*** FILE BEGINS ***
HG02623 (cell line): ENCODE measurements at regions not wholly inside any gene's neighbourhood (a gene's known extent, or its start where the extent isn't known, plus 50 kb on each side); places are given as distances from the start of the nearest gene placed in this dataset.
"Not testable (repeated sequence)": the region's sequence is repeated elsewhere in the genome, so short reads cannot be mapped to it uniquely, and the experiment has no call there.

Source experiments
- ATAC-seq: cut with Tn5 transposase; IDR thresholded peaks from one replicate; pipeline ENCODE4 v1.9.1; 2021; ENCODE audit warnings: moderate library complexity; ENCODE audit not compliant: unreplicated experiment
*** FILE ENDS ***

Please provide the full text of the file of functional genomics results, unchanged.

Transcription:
HG02623 (cell line): ENCODE measurements at regions not wholly inside any gene's neighbourhood (a gene's known extent, or its start where the extent isn't known, plus 50 kb on each side); places are given as distances from the start of the nearest gene placed in this dataset.
"Not testable (repeated sequence)": the region's sequence is repeated elsewhere in the genome, so short reads cannot be mapped to it uniquely, and the experiment has no call there.

Source experiments
- ATAC-seq: cut with Tn5 transposase; IDR thresholded peaks from one replicate; pipeline ENCODE4 v1.9.1; 2021; ENCODE audit warnings: moderate library complexity; ENCODE audit not compliant: unreplicated experiment